Maritime Just Transition Task Force

The global shipping industry moves 90% of all global trade, and currently accounts for 3% of global GHG emissions. To meet the 1.5°C Paris Agreement target, the industry needs to decarbonize by 2050at the latest. The transition must ensure the safety and health of the maritime workforce and the protection of livelihoods. Reskilling, upskilling and new green skills will need to be considered. Opportunities for decent work across the zero-emission vessel and zero carbon fuel supply chain need to be harnessed. Recognizing that the maritime industry’s workforce has for too long been unrepresentative of the society it exists to serve, promoting diversity and gender parity are further key elements a just transition should address. Delivering a just transition will also go beyond supporting the workforce. Factors such as how the transition is paid for, who and which countries and geographies benefit and how local and coastal communities and supply chains are considered are equally important. 

To ensure a people-centred transition to a zero carbon shipping industry, the International Chamber of Shipping (ICS), the International Transport Workers’ Federation (ITF), the United Nations Global Compact, the International Labour Organization (ILO) and the International Maritime Organization (IMO) came together to launch the Maritime Just Transition Task Force at COP26. It marks the first global sectoral task force dedicated to a just transition, enabled by the international nature of the maritime industry. The Task Force will lead and coordinate efforts to work with governments, industry, workers and their representatives to ensure a safe and human-centred approach to achieving green shipping, stressing the principles set out in the ILO Guidelines for a Just Transition. 

The Task Force is also a partner to the UN Global Compact Think Lab on Just Transition. The Task Force will provide sectoral learnings to the Think Lab. In turn, the Think Lab will support shaping the narrative of the Task Force

Focus areas 

Phase 1 - January - November 2022    ➤

Decent work and green skills on board ships:

  • Understanding upskilling / retraining needed to retain a high skill seafarer workforce in a way that leaves no seafarer behind
  • Study released at COP 27, with accompanying policy brief

Developing phase 2

  • Leading constructive discussions with stakeholders
  • Undertaking a comprehensive, value-chain driven stakeholder mapping

Phase 2 - November 2022-2023    ➤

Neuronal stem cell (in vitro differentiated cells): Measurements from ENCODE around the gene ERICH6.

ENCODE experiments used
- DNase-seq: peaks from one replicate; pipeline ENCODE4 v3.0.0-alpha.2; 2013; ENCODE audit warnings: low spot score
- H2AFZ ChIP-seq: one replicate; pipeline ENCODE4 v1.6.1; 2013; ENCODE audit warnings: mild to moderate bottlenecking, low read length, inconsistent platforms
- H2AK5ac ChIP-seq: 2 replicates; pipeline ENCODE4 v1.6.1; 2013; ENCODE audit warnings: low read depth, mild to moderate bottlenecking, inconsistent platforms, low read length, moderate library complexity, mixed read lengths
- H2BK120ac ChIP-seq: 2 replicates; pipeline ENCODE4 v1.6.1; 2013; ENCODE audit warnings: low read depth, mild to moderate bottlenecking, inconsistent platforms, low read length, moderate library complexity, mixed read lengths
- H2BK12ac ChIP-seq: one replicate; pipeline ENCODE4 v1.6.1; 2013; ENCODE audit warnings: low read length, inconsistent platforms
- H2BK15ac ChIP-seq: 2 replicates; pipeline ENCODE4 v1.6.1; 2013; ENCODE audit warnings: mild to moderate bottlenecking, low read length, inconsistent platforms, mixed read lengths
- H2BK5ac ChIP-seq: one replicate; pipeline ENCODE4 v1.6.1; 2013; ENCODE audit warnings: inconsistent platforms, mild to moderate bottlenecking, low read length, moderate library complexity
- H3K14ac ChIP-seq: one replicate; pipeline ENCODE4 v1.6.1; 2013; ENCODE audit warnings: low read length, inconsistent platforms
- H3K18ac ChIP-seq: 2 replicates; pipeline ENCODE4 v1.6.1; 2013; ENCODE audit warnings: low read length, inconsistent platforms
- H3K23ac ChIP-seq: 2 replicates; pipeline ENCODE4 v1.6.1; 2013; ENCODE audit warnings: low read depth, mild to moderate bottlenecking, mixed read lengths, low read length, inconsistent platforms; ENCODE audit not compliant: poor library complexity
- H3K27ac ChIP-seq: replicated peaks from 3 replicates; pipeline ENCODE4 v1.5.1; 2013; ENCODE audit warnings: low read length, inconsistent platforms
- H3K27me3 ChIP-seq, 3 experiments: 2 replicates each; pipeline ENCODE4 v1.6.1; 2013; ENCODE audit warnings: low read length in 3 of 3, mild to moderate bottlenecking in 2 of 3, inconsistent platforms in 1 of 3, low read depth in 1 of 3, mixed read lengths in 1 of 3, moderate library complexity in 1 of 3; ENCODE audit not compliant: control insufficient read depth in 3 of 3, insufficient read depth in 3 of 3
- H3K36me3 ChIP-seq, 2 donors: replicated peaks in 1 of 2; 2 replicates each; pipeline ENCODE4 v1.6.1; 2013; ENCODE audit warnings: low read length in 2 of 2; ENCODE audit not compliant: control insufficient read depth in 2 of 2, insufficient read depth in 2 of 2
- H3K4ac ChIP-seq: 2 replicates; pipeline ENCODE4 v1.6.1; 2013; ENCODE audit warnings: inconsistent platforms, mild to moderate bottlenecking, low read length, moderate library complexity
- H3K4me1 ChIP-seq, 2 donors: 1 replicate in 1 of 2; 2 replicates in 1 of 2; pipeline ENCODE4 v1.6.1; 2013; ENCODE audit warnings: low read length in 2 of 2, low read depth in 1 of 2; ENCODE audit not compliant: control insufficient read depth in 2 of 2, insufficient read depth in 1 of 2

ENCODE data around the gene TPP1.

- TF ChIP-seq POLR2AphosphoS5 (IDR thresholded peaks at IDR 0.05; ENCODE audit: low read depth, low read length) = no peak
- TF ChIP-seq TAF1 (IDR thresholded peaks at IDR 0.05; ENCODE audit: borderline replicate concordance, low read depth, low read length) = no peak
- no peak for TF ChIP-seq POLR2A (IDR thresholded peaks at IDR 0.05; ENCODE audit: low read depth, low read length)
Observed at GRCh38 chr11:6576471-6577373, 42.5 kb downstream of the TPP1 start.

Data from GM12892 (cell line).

Decent work and green skills on board ships:

  • Policy advocacy around the findings on global and national levels
  • Social dialogue and knowledge-sharing continued in GPLG and other regional workshops

The value chain associated with decarbonizing shipping: Zero carbon fuel production and handling, port infrastructure, zero emission vessel production and recycling Including, but not limited to:

  • Ship/shore interface and ensuring decent work at ports; reskilling port workers
  • Engaging and sharing social and environmental value with impacted port communities
  • Ensuring quality green jobs and skills across the zero carbon fuel value chain

About the Global Industry Peer Learning Group 

The work of the Task Force is supported by a committed group of corporate, social and knowledge partners who form the Global Industry Peer Learning Group. 

The Global Peer Learning Group will be housed at the UN Global Compact Ocean Stewardship Coalition. It will be a safe space for stakeholders to work, learn from each other and discuss pressing challenges together. The group is an opportunity for enterprises and knowledge partners to explore topics around just transition and ocean supply chains with peers. This engagement will be based on the common understanding and commitment that collaboration and sharing of good practices is key to unlocking some of the most pressing challenges related to just transition, including equitable skills development, social dialogue, good jobs and social implications for workers; coastal and ports community engagement, and addressing decent work deficits globally.  This common understanding is a condition to participate in the Group as well as to collectively improve.


Several project supporters and programme partners kindly offer financial support and further in-house contribution to the work of the Global Peer Learning Group. These partners are indicated below. 

The Task Force is also grateful to its knowledge partners, and to its primary funder, Lloyd’s Register Foundation. 

Primary funder

Programme partner